A healthy scalp is vital to a healthy, full head of hair. Caring for your scalp can reduce the risks of specific conditions and improve hair feel, appearance, fullness, and thickness.

Carbonation and Gut Health

Over the past several years, research and studies provided insight into the gut-brain connection and the importance of gut health. A balanced microbiome can not only improve digestion and GI function, but it can also improve mental health and overall biological function.

Most people understand that water is the most beneficial beverage for their diet. The human body needs water to operate. Still, people like variety, and water is not the most diverse beverage on the planet. Many people turn to teas, coffee, and sodas for variety.

However, a new trend suggests drinking carbonated beverages for improved gut health. Some people even promote carbonated sodas. Is carbonation a solution for improved gut health, or is it only a fad and a pipe dream?

Carbonation and Gut Health

There are many benefits to drinking carbonated or sparkling water. According to some experts, carbonated water can improve digestion, swallowing, and feelings of fullness while reducing constipation.

Unfortunately, carbonated beverages can also result in bloating and belching. The drinks are made from dissolved carbon dioxide. The compound expands to a gas when it reaches the warm temperatures of the stomach and GI tract. The stomach expands to accommodate the gas, and belching occurs to release it.

Soda and Gut Health

There are many rumors about how soda can improve gut health or ease stomach ailments, but there is little truth to the speculation. Some studies suggest that drinking carbonated soda, such as Sprite, can help with digestion because of PH values.

In truth, carbonated sodas might cause indigestion and promote acid reflux. According to experts, carbonation leads to gastric distention, resulting in more pressure on the esophageal sphincter. Therefore, people who deal with acid reflux or heartburn should stay away from soda and other carbonated beverages.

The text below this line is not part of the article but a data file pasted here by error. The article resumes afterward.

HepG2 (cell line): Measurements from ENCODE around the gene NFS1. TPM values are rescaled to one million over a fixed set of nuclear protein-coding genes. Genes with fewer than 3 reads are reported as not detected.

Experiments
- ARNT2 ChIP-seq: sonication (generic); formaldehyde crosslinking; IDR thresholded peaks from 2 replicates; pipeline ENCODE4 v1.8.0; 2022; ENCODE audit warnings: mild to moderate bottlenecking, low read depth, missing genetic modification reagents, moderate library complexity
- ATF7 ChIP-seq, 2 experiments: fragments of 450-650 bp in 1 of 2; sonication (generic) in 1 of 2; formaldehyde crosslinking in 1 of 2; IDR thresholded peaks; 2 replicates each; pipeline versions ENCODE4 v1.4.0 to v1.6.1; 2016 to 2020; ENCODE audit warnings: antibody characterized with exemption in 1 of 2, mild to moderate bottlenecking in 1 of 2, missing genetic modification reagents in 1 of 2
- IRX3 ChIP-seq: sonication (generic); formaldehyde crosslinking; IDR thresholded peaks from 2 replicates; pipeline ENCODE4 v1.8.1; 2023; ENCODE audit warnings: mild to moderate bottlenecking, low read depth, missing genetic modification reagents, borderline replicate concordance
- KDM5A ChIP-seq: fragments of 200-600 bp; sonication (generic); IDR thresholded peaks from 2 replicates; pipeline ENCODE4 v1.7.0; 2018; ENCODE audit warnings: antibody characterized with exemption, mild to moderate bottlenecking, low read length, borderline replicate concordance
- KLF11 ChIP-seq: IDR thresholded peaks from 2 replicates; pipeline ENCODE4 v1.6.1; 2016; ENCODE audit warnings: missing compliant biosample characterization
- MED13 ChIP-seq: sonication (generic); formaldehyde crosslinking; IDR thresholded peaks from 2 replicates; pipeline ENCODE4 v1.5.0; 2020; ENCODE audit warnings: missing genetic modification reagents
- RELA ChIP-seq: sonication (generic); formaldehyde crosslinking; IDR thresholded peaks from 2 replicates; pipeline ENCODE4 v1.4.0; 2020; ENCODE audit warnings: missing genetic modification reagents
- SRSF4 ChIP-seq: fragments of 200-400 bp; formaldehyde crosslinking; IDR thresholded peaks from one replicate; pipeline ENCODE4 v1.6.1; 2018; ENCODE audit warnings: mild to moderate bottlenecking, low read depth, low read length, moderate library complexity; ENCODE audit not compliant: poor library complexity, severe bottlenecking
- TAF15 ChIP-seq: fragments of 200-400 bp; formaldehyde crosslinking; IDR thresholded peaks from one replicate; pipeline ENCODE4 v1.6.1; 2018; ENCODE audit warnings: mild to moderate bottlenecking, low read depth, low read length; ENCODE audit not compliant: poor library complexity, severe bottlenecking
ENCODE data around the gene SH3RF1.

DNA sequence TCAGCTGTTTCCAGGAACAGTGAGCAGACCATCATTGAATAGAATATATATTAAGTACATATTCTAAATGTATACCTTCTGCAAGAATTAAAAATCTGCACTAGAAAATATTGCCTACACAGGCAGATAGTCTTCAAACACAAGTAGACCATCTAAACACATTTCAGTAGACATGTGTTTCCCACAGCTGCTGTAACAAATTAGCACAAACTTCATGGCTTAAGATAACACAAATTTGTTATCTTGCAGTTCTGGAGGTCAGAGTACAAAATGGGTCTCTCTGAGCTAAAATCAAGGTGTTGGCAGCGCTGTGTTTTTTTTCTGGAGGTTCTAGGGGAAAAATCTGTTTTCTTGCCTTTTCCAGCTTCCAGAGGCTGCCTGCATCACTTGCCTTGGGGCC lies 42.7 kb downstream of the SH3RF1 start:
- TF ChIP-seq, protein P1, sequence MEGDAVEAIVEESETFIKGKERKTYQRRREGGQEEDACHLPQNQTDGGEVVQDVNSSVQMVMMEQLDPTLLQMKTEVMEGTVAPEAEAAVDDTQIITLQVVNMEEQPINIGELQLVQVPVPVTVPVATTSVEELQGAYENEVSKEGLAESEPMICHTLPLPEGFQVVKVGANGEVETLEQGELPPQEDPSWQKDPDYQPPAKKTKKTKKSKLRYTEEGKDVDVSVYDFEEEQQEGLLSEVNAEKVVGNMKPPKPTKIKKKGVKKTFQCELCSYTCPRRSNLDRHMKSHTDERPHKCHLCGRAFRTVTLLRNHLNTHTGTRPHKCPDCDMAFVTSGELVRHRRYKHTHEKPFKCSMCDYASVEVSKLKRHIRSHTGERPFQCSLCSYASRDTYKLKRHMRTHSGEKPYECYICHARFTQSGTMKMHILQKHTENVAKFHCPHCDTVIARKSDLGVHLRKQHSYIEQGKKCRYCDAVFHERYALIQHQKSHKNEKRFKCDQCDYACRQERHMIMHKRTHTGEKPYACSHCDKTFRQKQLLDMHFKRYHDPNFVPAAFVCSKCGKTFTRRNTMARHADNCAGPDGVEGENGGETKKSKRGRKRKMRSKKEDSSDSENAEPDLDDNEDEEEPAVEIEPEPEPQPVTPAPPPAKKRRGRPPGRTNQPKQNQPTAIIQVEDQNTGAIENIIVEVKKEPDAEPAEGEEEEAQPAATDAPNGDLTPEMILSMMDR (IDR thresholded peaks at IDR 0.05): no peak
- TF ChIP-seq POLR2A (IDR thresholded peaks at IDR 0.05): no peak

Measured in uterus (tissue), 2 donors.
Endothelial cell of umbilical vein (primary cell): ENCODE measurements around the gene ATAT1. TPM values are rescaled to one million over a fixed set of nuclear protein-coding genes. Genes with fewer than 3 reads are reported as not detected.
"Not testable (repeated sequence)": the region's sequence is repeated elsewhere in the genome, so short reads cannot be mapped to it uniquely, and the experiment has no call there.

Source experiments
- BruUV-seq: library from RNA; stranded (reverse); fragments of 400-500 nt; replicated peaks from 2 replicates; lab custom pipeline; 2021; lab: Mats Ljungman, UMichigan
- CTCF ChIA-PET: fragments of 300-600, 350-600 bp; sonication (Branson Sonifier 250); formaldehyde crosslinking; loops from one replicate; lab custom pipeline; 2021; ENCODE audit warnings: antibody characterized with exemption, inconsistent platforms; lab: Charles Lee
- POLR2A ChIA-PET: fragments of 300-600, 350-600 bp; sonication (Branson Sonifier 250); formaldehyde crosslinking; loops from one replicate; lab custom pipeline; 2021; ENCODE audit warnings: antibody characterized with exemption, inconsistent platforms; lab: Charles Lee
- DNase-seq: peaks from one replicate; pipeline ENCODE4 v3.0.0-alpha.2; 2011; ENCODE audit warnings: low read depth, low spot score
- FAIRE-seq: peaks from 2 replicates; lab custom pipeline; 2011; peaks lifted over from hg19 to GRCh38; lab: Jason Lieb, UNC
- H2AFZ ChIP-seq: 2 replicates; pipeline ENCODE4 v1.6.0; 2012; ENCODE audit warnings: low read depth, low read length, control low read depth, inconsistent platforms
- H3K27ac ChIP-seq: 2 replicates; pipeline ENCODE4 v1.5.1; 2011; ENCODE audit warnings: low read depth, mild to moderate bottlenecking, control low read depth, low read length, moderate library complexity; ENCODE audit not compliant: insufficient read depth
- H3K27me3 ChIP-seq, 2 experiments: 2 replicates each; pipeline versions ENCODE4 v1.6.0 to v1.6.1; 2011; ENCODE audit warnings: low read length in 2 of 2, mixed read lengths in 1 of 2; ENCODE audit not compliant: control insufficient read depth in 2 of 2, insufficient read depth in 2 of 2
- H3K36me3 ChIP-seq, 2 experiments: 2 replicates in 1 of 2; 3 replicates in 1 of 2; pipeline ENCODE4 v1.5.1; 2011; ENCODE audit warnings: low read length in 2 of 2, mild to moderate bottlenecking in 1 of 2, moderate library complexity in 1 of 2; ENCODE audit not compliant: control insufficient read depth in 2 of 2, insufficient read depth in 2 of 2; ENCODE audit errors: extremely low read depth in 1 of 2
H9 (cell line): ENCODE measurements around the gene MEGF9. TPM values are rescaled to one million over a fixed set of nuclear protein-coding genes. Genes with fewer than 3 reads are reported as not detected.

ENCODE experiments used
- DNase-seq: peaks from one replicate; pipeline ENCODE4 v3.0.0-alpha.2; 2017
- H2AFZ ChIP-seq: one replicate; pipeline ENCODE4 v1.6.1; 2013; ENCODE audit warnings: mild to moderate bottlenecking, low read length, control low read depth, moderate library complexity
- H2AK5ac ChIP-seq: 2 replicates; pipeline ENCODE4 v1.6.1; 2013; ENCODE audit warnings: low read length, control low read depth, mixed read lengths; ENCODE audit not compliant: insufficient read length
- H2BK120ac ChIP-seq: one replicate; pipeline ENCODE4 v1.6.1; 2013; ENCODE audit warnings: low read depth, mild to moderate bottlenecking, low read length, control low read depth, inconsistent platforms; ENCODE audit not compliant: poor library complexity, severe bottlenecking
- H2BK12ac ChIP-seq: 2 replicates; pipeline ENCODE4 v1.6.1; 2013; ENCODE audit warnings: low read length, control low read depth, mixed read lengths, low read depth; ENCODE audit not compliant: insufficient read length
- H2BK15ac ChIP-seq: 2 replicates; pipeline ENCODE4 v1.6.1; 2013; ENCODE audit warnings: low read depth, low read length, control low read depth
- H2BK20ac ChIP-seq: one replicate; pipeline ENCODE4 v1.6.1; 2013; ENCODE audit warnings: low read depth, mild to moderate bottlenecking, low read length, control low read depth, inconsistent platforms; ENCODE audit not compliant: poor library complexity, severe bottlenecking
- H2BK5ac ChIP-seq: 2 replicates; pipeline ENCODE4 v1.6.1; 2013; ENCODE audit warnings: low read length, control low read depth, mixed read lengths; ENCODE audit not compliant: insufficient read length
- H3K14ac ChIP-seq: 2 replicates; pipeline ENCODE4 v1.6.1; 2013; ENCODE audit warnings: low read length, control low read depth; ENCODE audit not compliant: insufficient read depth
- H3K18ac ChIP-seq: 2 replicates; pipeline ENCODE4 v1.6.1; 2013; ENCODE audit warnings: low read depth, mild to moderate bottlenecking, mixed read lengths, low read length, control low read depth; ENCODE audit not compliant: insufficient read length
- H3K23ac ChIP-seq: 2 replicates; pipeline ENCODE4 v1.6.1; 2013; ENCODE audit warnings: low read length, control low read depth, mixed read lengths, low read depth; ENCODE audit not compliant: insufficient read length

Drinks That Promote Gut Health

If you are going to drink carbonated beverages, stick to water. If you are looking for beverages to support your overall gut health, consider one of the following:

  • Kombucha
  • Peppermint tea
  • Ginger tea
  • Fennel tea
  • Lemongrass tea
  • Coffee

The above beverages all offer more benefits than sodas. Soda is a sugar-sweetened drink, and it can result in increased risks of heart disease, metabolic disorders, and tooth decay.

Water Is the Superior Beverages

If you are looking for the most beneficial beverage, it is water, hands down. Water is free of any additives and chemicals or potentially damaging compounds.

Carbonated water can also provide benefits for digestion and diet. However, you must also be aware that carbonation can result in an upset stomach, bloating, and unwanted gas.

As for beverages that contribute to gut health, Kombucha — a fermented drink — is likely the most beneficial. However, you will also want to limit your intake of the drink.

Carbonation is not some magical potion that will heal an unhealthy or unbalanced gut microbiome. The carbonation can increase feelings of fullness and prevent constipation, but that does not mean it will improve gut health. As usual, the only way to promote health is with a healthy diet and exercise.

Lactic Acid: Definition and Advantages for Skin Care